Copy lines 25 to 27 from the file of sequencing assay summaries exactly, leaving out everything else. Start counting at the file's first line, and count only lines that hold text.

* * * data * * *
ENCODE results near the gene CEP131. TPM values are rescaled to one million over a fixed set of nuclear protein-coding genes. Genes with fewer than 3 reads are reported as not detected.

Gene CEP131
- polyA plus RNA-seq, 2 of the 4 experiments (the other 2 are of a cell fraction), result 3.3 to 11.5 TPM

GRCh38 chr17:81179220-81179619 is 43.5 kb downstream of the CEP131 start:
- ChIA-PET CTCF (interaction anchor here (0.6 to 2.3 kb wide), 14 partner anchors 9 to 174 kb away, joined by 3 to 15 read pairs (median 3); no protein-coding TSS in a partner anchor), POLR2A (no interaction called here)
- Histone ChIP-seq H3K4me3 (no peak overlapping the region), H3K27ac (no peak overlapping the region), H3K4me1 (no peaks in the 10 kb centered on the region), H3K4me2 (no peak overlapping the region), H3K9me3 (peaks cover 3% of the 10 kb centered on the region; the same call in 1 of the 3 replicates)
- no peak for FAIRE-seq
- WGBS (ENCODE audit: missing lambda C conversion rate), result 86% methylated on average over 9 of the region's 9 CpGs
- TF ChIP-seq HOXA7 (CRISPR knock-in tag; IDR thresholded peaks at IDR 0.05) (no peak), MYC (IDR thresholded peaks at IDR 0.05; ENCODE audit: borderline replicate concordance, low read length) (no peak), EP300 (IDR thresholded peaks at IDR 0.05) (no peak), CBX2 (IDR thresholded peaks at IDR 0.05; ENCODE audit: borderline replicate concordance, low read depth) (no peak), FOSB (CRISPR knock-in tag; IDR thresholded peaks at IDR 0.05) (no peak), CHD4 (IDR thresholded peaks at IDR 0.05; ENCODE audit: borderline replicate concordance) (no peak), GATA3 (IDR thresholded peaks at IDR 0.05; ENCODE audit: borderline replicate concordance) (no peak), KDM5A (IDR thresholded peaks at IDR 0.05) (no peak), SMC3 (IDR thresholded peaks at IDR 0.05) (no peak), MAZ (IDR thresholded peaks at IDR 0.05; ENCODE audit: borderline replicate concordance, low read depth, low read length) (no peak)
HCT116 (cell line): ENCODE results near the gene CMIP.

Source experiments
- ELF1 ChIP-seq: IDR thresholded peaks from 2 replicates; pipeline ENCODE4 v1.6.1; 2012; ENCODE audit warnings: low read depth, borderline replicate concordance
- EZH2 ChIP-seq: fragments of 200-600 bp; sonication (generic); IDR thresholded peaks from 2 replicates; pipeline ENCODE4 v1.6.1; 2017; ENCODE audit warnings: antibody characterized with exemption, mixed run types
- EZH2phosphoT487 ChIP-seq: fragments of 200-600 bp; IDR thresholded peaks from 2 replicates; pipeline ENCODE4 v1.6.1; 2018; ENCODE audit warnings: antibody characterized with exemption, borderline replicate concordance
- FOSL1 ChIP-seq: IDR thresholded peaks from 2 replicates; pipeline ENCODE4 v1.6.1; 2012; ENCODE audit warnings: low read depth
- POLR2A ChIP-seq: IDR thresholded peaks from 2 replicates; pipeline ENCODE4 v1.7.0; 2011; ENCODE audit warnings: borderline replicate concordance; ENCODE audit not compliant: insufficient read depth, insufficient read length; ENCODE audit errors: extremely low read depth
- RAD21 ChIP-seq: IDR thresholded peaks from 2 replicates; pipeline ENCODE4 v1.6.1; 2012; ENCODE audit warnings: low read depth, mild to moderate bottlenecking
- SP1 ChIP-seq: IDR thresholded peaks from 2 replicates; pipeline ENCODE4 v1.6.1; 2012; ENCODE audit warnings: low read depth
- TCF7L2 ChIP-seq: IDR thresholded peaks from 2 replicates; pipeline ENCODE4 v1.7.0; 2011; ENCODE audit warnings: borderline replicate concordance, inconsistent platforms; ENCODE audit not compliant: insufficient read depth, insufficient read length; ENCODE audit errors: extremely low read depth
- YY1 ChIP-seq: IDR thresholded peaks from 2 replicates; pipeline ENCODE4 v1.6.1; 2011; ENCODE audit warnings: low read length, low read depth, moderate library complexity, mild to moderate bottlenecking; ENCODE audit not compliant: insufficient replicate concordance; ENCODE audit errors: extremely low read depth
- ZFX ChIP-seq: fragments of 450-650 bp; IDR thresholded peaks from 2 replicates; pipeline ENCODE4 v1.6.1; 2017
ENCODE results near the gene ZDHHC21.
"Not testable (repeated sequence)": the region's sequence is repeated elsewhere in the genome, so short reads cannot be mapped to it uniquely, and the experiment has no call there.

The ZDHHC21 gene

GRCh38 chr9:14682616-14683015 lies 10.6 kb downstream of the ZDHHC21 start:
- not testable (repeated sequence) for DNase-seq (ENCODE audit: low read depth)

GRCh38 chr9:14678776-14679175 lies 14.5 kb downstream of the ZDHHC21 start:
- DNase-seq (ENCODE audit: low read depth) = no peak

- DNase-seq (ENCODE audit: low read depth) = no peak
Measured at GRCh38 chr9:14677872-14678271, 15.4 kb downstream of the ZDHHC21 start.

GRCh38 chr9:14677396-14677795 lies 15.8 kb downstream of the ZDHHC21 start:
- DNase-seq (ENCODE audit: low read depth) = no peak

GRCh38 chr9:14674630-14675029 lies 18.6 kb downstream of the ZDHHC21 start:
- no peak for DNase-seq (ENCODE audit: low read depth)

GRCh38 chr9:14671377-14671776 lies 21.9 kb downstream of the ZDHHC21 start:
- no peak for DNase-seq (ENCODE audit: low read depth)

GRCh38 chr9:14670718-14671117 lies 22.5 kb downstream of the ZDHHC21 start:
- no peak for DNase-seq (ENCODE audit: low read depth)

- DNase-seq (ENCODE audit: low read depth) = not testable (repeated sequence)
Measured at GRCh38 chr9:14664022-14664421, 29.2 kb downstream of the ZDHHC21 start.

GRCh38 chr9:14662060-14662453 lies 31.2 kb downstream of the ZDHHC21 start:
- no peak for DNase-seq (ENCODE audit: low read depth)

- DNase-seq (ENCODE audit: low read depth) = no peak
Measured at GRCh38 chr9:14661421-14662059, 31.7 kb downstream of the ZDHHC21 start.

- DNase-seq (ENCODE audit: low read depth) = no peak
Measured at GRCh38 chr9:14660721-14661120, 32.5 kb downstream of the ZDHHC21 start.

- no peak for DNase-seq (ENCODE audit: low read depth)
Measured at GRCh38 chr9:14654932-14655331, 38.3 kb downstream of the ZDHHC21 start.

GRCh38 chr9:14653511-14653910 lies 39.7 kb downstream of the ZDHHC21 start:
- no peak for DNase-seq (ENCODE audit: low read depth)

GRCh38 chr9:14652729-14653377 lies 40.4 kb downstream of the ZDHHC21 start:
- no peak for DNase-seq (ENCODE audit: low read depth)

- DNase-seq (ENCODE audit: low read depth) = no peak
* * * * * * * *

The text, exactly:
GRCh38 chr9:14682616-14683015 lies 10.6 kb downstream of the ZDHHC21 start:
- not testable (repeated sequence) for DNase-seq (ENCODE audit: low read depth)

GRCh38 chr9:14678776-14679175 lies 14.5 kb downstream of the ZDHHC21 start: